3. Bryant LD, Murray J, Green JM, Hewison J, Sehmi I, Ellis A: Descriptive information about Down's syndrome: a content analysis of serum screening leaflets. Prenat Diagn 2001; 21: 1057-1063 , .
    • . . . Two studies which critically evaluated leaflets given to pregnant women in the UK prior to undergoing serum screening concluded that the quality of the leaflets was generally poor.3, 4 Bryant et al3 described written information women were given about Down's syndrome . . .
    • . . . To date, studies evaluating the extent to which the information given to people about screening programmes facilitates informed choices have focussed on the UK, US and Australia.2, 3, 4, 7 The extent to which written information for people offered screening is likely to facilitate informed choice in other countries is not known . . .
    • . . . The classification used in the current study was based on the criteria used in earlier studies which described written information about the condition for which screening was being conducted in prenatal screening leaflets.3, 7 Examples of positive information were: 'some people with Down's syndrome enjoy good health' and 'most people with Down's syndrome live to be over 50 years of age, some live to be over 70' . . .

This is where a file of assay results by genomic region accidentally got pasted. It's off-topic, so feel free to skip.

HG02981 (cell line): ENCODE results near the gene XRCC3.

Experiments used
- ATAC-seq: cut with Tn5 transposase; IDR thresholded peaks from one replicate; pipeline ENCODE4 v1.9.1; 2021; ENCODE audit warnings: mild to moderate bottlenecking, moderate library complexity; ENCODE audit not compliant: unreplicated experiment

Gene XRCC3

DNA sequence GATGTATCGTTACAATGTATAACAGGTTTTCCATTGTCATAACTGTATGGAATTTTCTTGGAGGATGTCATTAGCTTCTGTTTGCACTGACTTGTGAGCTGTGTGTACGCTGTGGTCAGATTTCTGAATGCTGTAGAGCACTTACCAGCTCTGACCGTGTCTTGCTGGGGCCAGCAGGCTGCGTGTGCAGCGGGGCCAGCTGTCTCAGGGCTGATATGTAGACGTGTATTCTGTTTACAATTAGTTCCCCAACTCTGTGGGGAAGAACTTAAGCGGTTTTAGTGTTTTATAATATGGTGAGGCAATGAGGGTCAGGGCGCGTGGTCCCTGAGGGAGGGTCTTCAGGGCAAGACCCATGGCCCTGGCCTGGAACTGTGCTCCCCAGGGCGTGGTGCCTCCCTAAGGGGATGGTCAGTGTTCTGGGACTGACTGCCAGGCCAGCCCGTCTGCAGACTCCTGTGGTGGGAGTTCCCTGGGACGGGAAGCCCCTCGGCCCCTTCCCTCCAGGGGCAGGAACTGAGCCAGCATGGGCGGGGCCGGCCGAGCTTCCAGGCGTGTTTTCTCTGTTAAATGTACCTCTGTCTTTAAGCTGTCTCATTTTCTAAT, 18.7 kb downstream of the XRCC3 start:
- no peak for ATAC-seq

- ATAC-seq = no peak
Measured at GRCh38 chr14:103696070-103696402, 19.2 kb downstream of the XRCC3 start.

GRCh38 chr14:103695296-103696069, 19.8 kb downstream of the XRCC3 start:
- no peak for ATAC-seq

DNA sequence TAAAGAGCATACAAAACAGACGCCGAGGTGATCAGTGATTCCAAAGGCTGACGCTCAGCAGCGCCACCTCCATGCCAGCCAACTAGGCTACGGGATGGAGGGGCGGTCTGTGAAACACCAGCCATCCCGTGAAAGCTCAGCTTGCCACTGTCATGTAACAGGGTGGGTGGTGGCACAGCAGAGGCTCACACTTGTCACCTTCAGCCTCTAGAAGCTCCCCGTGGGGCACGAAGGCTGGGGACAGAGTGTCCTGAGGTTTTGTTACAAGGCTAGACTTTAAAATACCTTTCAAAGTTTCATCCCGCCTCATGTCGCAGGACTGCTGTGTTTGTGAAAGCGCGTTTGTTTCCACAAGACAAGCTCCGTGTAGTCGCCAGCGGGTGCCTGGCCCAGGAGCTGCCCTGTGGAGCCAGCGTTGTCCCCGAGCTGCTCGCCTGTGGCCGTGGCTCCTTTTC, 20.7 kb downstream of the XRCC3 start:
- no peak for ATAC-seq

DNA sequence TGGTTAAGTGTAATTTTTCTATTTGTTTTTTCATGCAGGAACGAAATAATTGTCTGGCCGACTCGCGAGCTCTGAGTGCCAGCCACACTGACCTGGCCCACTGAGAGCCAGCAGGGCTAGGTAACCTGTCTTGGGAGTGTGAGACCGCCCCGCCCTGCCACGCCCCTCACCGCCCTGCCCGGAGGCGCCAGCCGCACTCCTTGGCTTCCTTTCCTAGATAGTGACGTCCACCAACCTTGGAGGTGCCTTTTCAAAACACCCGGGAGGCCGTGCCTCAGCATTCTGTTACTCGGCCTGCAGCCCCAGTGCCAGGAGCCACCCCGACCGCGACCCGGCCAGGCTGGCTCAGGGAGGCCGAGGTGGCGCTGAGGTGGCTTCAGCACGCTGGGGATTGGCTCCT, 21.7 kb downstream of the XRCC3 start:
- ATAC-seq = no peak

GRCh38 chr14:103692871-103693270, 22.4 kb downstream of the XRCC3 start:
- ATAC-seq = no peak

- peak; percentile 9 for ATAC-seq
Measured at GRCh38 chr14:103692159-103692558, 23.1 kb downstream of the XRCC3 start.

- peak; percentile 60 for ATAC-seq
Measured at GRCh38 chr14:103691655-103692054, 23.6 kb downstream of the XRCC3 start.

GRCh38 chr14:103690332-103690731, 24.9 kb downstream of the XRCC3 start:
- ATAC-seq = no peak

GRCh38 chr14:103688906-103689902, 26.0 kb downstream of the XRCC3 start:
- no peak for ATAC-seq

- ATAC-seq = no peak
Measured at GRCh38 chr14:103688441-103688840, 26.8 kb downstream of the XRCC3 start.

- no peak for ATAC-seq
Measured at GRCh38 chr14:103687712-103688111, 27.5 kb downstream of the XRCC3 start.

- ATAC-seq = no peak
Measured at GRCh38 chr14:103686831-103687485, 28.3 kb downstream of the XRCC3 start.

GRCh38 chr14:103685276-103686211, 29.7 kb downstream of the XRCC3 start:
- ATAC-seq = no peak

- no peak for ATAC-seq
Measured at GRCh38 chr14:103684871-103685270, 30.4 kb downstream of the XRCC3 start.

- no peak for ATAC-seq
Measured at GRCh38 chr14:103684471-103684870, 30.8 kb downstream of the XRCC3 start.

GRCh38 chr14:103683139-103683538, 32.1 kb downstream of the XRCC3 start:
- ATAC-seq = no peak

4. Murray J, Cuckle H, Sehmi I, Wilson C, Ellis A: Quality of written information used in Down's syndrome screening. Prenat Diagn 2001; 21: 138-142 , .
    • . . . Two studies which critically evaluated leaflets given to pregnant women in the UK prior to undergoing serum screening concluded that the quality of the leaflets was generally poor.3, 4 Bryant et al3 described written information women were given about Down's syndrome . . .
    • . . . To date, studies evaluating the extent to which the information given to people about screening programmes facilitates informed choices have focussed on the UK, US and Australia.2, 3, 4, 7 The extent to which written information for people offered screening is likely to facilitate informed choice in other countries is not known . . .
  5. Evans MI, Sobiecki MA, Krivchenia EL et al: Prenatal decisions to terminate/continue following cytogenic prenatal diagnosis: 'what' is still more important than 'when'. Am J Med Genet 1996; 61: 353-355 , .
    • . . . Perceptions of the severity of a condition are important in the decision to terminate a foetus with an anomaly.5 Given that the information provided appears to influence these decisions,6 the presentation of information about a condition is a key component of facilitating informed choice. . . .
  6. Hall S, Abramsky L, Marteau TM: Health professionals' reports of information given to parents following the prenatal diagnosis of sex chromosome anomalies and outcomes of pregnancies: a pilot study. Prenat Diag 2003; 23: 535-538 , .
    • . . . Perceptions of the severity of a condition are important in the decision to terminate a foetus with an anomaly.5 Given that the information provided appears to influence these decisions,6 the presentation of information about a condition is a key component of facilitating informed choice. . . .
  7. Loeben GL, Marteau TM, Wilfond BS: Mixed messages: presentation of information in cystic fibrosis-screening pamphlets. Am Hum Genet 1998; 63: 1181-1189 , .